I will say, once he catches on, he’s fully on board, for a bit. So, we’ve sort of come up with a plan to tackle my much needed introvert time, me time, Mom time, pre-panic attack time, whatever you want to call it. I…
This started out as Taking Five, but I quickly realized I needed the first five minutes to calm down and breathe deeply, and the next five minutes to recoup and get my game face back on.
Just having the first five minutes is great and all, but it doesn’t get the job done. It simply takes me back to zero, only to spike my anxiety quicker next time.
That extra five minutes allows me to get down to -10 and completely reset. When I reenter the chaos of Mom life, the panic and anxiety doesn’t spike as quickly or nearly as strong.
So, what do I do during those 10 minutes? Sometimes I cry, sometimes I don’t. I avoid social media and email. If I use technology at all it’s to turn on some calming music.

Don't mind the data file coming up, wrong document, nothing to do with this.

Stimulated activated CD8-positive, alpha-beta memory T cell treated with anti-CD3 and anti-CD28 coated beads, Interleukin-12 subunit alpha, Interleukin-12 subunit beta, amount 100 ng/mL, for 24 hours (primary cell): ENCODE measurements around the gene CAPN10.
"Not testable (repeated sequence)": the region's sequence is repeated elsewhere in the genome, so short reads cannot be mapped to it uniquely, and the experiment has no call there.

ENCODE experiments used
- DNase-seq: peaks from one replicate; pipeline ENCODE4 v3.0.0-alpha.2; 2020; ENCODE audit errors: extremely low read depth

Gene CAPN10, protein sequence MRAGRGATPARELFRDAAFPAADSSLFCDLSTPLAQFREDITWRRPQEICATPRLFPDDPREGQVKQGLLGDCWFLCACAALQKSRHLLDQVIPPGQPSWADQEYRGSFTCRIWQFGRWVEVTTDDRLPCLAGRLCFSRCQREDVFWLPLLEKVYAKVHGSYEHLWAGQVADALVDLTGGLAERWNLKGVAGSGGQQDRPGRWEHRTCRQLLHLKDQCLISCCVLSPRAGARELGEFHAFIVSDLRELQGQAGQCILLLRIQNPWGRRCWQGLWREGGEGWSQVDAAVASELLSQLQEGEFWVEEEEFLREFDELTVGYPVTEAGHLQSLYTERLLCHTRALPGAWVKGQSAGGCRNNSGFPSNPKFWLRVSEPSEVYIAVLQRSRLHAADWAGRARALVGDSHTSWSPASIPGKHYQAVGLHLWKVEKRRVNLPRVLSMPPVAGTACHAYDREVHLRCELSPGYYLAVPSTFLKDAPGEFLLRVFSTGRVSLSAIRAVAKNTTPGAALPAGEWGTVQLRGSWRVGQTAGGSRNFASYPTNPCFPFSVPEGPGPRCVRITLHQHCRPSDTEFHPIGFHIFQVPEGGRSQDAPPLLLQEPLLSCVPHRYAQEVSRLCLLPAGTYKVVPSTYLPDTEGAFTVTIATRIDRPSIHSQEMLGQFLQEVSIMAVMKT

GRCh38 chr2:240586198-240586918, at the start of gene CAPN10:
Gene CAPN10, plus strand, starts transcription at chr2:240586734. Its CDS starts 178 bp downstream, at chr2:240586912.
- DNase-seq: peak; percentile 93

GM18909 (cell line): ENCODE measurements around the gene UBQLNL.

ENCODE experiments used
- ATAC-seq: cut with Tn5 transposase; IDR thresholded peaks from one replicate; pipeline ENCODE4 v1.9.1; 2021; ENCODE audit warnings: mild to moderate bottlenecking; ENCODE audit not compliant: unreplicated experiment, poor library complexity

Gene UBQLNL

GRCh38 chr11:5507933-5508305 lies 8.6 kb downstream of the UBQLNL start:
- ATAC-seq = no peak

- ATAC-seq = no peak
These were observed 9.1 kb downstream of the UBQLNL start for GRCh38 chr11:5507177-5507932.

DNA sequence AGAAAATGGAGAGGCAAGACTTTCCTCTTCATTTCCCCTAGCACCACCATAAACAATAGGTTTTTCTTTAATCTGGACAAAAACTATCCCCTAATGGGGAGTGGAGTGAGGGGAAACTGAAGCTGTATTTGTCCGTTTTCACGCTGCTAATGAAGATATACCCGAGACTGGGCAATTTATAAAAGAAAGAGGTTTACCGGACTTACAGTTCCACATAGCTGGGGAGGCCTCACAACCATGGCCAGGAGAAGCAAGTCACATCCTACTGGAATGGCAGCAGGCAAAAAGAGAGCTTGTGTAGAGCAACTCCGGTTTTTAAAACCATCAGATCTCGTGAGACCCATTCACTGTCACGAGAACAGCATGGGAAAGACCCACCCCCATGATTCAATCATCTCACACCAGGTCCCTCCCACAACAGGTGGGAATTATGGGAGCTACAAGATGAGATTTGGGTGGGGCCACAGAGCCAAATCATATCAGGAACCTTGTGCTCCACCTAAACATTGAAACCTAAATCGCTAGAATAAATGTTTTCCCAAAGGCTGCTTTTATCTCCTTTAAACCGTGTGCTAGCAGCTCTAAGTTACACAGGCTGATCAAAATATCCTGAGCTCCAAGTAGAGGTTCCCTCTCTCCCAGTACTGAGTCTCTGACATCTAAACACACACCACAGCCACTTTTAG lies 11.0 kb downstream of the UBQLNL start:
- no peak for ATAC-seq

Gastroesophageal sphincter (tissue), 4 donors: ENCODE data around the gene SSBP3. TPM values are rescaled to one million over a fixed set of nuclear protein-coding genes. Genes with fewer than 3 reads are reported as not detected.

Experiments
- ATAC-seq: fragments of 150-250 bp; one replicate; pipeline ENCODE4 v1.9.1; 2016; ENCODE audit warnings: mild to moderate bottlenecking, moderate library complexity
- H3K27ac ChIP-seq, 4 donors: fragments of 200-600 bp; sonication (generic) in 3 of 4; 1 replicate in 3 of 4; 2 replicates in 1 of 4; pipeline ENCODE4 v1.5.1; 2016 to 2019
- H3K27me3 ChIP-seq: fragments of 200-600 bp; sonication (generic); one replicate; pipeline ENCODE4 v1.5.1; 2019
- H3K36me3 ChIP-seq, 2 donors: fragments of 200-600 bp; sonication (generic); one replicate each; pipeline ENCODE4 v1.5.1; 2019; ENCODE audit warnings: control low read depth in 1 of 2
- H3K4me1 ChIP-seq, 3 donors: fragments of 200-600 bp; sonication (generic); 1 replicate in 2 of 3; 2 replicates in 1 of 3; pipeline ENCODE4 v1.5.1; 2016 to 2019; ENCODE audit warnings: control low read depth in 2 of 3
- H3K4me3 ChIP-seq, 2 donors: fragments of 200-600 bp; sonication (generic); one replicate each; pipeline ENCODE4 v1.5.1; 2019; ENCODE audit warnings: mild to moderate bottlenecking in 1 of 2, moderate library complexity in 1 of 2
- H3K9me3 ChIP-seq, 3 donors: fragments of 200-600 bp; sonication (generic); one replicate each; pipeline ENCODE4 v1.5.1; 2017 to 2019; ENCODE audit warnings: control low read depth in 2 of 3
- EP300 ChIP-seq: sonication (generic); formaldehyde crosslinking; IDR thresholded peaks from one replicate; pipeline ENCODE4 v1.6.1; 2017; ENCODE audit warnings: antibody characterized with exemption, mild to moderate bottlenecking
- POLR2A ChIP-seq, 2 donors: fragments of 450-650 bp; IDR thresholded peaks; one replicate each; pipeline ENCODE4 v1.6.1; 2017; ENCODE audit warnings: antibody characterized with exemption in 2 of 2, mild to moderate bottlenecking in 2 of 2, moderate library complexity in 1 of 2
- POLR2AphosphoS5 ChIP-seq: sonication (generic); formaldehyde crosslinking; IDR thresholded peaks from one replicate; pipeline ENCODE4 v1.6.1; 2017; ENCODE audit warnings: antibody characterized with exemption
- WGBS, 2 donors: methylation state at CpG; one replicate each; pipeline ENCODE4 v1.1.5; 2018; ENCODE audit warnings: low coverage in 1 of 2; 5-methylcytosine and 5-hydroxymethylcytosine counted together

My favorite relaxation song is “Wah” by Bolo Ram. I had a yoga instructor play this in class once and I loved it so much that I still listen to it today.
And I lay down, sometimes on the floor, sometimes on the bed. I stretch out, close my eyes, and breathe deeply and slowly. In true yoga fashion, I feel the stress and anxiety leave through my fingers and my toes.
It helps that this song is exactly 10 minutes long, too, because I know when it’s over to dust myself off and get back to mommin’. And Hubs knows that I’m usually okay after my 10-minute break.
The next time you’re feeling overwhelmed by mommin’, in need of introversion, or you’ve just had too much from the day, take 10 and try this. I assure you it will help.
Do you have some other techniques to help? Tell me in the comments below! And remember, beyond anything, being a Mom is the hardest, most worthwhile job ever. You’re not going to be perfect. You don’t have to be Mom of the Year, because Mom of the Moment is just as great and much less stressful!